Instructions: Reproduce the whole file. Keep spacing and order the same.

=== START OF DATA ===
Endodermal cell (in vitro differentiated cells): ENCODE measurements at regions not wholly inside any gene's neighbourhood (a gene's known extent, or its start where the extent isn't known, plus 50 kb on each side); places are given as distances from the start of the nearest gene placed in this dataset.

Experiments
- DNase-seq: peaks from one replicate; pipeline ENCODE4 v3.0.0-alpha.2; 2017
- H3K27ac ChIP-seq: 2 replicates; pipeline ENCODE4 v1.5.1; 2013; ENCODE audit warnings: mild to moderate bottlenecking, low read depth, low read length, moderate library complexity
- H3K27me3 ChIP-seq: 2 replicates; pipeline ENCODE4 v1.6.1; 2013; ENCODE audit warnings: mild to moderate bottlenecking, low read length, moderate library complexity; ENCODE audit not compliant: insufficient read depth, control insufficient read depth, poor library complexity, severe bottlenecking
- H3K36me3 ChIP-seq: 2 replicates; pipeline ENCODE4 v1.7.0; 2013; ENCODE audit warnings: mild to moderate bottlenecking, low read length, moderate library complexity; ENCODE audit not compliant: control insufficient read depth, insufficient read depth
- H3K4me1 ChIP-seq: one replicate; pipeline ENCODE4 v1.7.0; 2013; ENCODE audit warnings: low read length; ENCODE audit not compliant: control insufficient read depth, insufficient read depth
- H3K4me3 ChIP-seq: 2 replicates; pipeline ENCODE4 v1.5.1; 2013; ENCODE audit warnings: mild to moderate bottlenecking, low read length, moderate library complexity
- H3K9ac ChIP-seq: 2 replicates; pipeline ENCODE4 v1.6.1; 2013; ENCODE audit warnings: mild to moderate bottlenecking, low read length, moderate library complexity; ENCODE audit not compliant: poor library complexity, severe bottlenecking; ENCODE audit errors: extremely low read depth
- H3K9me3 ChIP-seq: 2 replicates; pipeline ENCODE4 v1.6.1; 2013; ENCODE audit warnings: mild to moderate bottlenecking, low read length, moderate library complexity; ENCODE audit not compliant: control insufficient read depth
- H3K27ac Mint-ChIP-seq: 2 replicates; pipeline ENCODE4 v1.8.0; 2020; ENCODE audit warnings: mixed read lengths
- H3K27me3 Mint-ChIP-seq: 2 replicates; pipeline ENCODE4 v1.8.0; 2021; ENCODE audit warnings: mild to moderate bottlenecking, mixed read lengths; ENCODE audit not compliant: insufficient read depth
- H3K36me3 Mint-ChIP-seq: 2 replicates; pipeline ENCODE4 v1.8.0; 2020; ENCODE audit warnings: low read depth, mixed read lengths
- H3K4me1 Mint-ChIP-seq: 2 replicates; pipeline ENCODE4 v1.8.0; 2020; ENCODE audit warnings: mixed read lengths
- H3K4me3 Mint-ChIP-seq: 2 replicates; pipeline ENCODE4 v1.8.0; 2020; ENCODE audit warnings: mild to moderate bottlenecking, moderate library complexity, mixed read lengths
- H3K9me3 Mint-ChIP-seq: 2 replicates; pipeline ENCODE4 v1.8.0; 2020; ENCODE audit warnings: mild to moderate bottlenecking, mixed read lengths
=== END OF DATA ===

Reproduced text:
Endodermal cell (in vitro differentiated cells): ENCODE measurements at regions not wholly inside any gene's neighbourhood (a gene's known extent, or its start where the extent isn't known, plus 50 kb on each side); places are given as distances from the start of the nearest gene placed in this dataset.

Experiments
- DNase-seq: peaks from one replicate; pipeline ENCODE4 v3.0.0-alpha.2; 2017
- H3K27ac ChIP-seq: 2 replicates; pipeline ENCODE4 v1.5.1; 2013; ENCODE audit warnings: mild to moderate bottlenecking, low read depth, low read length, moderate library complexity
- H3K27me3 ChIP-seq: 2 replicates; pipeline ENCODE4 v1.6.1; 2013; ENCODE audit warnings: mild to moderate bottlenecking, low read length, moderate library complexity; ENCODE audit not compliant: insufficient read depth, control insufficient read depth, poor library complexity, severe bottlenecking
- H3K36me3 ChIP-seq: 2 replicates; pipeline ENCODE4 v1.7.0; 2013; ENCODE audit warnings: mild to moderate bottlenecking, low read length, moderate library complexity; ENCODE audit not compliant: control insufficient read depth, insufficient read depth
- H3K4me1 ChIP-seq: one replicate; pipeline ENCODE4 v1.7.0; 2013; ENCODE audit warnings: low read length; ENCODE audit not compliant: control insufficient read depth, insufficient read depth
- H3K4me3 ChIP-seq: 2 replicates; pipeline ENCODE4 v1.5.1; 2013; ENCODE audit warnings: mild to moderate bottlenecking, low read length, moderate library complexity
- H3K9ac ChIP-seq: 2 replicates; pipeline ENCODE4 v1.6.1; 2013; ENCODE audit warnings: mild to moderate bottlenecking, low read length, moderate library complexity; ENCODE audit not compliant: poor library complexity, severe bottlenecking; ENCODE audit errors: extremely low read depth
- H3K9me3 ChIP-seq: 2 replicates; pipeline ENCODE4 v1.6.1; 2013; ENCODE audit warnings: mild to moderate bottlenecking, low read length, moderate library complexity; ENCODE audit not compliant: control insufficient read depth
- H3K27ac Mint-ChIP-seq: 2 replicates; pipeline ENCODE4 v1.8.0; 2020; ENCODE audit warnings: mixed read lengths
- H3K27me3 Mint-ChIP-seq: 2 replicates; pipeline ENCODE4 v1.8.0; 2021; ENCODE audit warnings: mild to moderate bottlenecking, mixed read lengths; ENCODE audit not compliant: insufficient read depth
- H3K36me3 Mint-ChIP-seq: 2 replicates; pipeline ENCODE4 v1.8.0; 2020; ENCODE audit warnings: low read depth, mixed read lengths
- H3K4me1 Mint-ChIP-seq: 2 replicates; pipeline ENCODE4 v1.8.0; 2020; ENCODE audit warnings: mixed read lengths
- H3K4me3 Mint-ChIP-seq: 2 replicates; pipeline ENCODE4 v1.8.0; 2020; ENCODE audit warnings: mild to moderate bottlenecking, moderate library complexity, mixed read lengths
- H3K9me3 Mint-ChIP-seq: 2 replicates; pipeline ENCODE4 v1.8.0; 2020; ENCODE audit warnings: mild to moderate bottlenecking, mixed read lengths